2.Olivieri A, Achilli A, Pala M, Battaglia V, Fornarino S Al-Zahery N, Scozzari R, Cruciani F, Behar DM, Dugoujon JM, Coudray C, Santachiara-Benerecetti AS,Semino O, Bandelt HJ, Torroni A: The mtDNA legacy of the Levantine early Upper Palaeolithic in Africa. Science 2006 , 314:1767-1770.
3.Winters,C. (2008) .Origin and Spread of Dravidian Speakers, Int. J. Hum Genet., 8(4):325-329.
4.Ricault,F.X., Razafindrazaka H., Cox M.P., Dugoujon,J.M., Guitard E, Mormina M., Mirazon-Lahr M., Ludes B., Crubezy E. A new deep branch of Eurasian mtDNA macrohaplogroup M reveals additional complexity regarding the settlement of Madagascar, BMC Genomics, 2009, 10:605. Retrieved 6/2/2010 at: http://www.biomedical.com/1471-2164/10/605.
5.Sun C, Kong QP, Palanichamy MG, Agrawal S, Bandelt HJ, Yao YG, Khan F, Zhu CL, Chaudhuri TK, Zhang YP. (2006) The dazzling array of basal branches in the mtDNA macrohaplogroup M from India as inferred from complete genomes. Mol Biol Evol , 23:683-690.
6.Gonzalez , A. Jose M Larruga , Khaled K Abu-Amero , Yufei Shi , Jose Pestano and Vicente M Cabrera. (2007)Mitochondrial lineage M1 traces an early human backflow to Africa, BMC Genomics , 8:223 doi:10.1186/1471-2164-8-223.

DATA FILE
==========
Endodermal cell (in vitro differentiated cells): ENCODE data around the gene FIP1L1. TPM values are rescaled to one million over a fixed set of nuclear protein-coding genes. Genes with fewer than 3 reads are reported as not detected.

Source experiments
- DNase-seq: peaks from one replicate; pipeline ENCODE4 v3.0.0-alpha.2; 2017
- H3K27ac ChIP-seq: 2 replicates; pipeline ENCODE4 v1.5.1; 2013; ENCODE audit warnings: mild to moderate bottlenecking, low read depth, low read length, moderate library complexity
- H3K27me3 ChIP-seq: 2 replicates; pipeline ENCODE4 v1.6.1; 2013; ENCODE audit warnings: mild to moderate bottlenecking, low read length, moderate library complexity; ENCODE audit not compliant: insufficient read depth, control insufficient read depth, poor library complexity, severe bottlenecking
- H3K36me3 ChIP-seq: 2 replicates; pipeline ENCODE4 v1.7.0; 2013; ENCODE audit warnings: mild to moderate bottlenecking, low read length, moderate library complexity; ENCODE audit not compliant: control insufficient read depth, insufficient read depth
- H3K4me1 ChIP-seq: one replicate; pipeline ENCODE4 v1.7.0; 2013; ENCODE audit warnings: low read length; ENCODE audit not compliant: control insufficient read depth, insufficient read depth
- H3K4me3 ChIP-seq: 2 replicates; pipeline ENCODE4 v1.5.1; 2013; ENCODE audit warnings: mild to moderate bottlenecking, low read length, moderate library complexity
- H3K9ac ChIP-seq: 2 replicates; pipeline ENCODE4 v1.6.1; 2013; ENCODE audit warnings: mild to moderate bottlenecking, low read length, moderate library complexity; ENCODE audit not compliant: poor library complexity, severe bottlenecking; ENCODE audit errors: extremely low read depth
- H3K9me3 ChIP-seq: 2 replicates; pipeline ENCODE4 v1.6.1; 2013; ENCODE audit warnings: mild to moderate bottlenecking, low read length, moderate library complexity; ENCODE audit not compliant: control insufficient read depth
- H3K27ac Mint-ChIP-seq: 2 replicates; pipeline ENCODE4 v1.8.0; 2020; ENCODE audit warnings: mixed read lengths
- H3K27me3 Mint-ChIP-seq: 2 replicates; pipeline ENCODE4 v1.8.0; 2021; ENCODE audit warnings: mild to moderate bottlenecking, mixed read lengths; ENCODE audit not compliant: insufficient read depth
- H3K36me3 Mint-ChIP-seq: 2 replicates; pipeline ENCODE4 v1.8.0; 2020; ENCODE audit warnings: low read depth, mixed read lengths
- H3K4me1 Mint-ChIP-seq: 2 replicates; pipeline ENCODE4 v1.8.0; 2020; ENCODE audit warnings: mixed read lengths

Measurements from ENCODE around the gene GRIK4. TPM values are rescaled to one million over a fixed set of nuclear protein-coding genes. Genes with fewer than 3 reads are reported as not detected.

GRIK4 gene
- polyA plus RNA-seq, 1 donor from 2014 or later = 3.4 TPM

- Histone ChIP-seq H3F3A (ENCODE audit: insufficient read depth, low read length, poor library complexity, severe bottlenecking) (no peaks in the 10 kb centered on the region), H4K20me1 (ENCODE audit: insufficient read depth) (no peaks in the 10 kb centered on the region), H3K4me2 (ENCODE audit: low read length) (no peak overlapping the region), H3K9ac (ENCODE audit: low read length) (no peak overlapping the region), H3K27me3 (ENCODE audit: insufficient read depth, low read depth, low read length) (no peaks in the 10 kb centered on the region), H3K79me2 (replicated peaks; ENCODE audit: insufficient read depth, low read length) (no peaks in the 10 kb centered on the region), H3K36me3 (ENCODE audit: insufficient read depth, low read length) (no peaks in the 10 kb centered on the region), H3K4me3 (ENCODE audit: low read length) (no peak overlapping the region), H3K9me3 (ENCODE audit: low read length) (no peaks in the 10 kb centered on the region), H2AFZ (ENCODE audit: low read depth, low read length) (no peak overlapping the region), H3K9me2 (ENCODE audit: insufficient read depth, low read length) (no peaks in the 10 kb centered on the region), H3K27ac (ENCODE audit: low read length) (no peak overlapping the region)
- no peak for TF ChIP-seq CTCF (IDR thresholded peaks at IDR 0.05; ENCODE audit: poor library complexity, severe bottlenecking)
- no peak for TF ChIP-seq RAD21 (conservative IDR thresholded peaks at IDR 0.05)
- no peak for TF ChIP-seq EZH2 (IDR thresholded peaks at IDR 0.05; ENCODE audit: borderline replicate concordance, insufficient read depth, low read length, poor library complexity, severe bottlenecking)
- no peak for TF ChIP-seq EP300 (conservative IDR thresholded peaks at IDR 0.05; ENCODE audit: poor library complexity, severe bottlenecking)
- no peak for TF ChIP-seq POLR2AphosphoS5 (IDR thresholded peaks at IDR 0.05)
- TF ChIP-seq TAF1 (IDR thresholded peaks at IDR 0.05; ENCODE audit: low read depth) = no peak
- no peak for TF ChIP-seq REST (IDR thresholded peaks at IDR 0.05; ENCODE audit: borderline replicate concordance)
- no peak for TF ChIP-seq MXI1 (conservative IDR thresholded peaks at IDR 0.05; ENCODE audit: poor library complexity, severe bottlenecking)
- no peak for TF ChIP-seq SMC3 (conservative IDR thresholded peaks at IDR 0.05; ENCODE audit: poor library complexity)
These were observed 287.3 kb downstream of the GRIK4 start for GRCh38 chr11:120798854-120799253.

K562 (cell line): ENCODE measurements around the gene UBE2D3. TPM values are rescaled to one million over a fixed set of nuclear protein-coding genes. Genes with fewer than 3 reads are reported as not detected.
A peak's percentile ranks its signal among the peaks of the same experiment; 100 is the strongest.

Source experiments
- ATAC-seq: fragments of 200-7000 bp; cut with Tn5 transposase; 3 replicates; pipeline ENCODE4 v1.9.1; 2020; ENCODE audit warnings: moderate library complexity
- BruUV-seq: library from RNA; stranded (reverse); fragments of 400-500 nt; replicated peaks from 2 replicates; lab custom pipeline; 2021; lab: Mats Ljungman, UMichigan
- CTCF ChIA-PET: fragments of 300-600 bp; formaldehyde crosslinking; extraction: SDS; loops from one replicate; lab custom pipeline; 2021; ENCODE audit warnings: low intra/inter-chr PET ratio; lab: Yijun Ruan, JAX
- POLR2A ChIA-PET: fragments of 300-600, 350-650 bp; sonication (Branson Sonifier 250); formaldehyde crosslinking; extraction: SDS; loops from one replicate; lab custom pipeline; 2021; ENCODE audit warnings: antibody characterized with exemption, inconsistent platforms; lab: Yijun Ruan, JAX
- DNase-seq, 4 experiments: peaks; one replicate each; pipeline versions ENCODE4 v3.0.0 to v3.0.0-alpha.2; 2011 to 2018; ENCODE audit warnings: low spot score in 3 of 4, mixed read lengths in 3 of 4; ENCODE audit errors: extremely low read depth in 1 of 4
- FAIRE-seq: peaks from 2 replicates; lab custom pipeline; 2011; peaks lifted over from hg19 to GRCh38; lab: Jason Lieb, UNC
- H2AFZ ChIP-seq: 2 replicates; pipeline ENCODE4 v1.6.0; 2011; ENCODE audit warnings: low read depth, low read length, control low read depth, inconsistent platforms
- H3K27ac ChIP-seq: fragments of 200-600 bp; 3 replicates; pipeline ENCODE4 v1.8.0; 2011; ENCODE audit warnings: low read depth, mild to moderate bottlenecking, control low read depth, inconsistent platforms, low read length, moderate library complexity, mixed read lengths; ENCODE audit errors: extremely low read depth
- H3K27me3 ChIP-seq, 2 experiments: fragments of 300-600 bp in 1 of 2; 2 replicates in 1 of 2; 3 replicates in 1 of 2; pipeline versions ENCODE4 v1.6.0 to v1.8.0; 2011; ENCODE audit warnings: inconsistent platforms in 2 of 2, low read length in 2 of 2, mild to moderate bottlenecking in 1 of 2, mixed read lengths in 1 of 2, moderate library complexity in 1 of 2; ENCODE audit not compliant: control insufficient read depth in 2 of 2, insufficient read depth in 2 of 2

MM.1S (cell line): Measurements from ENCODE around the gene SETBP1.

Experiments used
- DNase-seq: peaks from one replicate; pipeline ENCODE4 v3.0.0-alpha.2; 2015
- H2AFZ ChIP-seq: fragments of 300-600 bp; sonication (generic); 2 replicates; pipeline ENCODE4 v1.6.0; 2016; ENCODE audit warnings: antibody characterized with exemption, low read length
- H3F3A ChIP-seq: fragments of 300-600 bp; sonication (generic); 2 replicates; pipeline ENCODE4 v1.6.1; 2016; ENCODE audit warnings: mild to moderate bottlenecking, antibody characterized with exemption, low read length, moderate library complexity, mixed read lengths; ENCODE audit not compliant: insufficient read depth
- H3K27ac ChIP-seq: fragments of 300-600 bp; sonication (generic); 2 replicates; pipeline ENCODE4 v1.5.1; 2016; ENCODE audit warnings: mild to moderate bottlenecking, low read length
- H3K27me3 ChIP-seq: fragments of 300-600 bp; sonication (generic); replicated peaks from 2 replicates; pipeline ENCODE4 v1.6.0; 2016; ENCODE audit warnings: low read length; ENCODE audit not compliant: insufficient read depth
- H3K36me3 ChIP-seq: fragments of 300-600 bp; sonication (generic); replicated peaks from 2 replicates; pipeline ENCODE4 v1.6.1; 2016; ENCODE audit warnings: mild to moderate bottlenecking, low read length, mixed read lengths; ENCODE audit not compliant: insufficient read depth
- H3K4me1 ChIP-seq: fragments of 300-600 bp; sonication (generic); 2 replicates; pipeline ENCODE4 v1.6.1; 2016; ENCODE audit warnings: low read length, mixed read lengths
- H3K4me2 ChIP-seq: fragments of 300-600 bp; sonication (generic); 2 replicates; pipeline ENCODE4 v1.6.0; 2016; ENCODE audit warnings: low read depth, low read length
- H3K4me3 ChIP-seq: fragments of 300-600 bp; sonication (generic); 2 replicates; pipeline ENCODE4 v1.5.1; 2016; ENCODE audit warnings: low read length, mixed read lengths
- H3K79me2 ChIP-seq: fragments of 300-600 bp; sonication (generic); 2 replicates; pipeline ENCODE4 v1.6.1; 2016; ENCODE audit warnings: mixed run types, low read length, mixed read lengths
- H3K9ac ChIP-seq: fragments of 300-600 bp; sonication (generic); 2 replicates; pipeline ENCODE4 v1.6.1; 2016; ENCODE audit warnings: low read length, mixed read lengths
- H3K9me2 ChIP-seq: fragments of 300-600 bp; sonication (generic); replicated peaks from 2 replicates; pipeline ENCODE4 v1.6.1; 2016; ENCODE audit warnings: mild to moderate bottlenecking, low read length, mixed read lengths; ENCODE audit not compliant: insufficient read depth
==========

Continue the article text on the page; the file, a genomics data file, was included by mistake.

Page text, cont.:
7.Gonder MK, Mortensen HM, Reed FA, de Sousa A, Tishkoff SA.(2006). Whole mtDNA Genome Sequence Analysis of Ancient African Lineages. Mol Biol Evol. 2006, Dec 28.
8.Hewlett B.S., &Lamb M.E. (2005). Hunter Gather Childhoods: Evolving Developmental, and Cultural Perspectives. Aldine Transaction Press.
9.Mannix D.P., & Cowley,M. 1962. Black Cargoes; History of the Atlantic Slave Trade 1518-1865. The Viking Press, New York.
10.Dubut V., Cartault F., Payet C., Thionville Marie-Dominique ,Murail P. (2009). Complete Mitochondrial Sequences for Haplogroups M23 and M46: Insights into the Asian Ancestry of the Malagasy Population , Human Biology, 81 (4), 495-500
11.Winters, C (2007). Did the Dravidians originate in Africa. BioEssay 29(5):497-498. Retrieved 6/4/2010 at:http://www.beforebc.de/all_africa/AreDravidiansAfricanOrigin.pdf
12.Winters, C. (2010). Y-chromosome evidence of an African origin of Dravidian Agriculture. Int J Genet & Molec Bio, 2(3):030-033. Retrieved 6/4/2010 at: http://www.academicjournals.org/IJGMB/PDF/pdf2010/Mar/Winters.pdf
13.Winters,C. (2011). The Demic Diffussion of the M-Haplogroup from East Africa to the Senegambia. BioResearch Bulletin ,4:51-54. Retrieved 9/23/2011 at http://bioresonline.com/Documents/AA000168.pdf

Source(s) of Funding


Competing Interests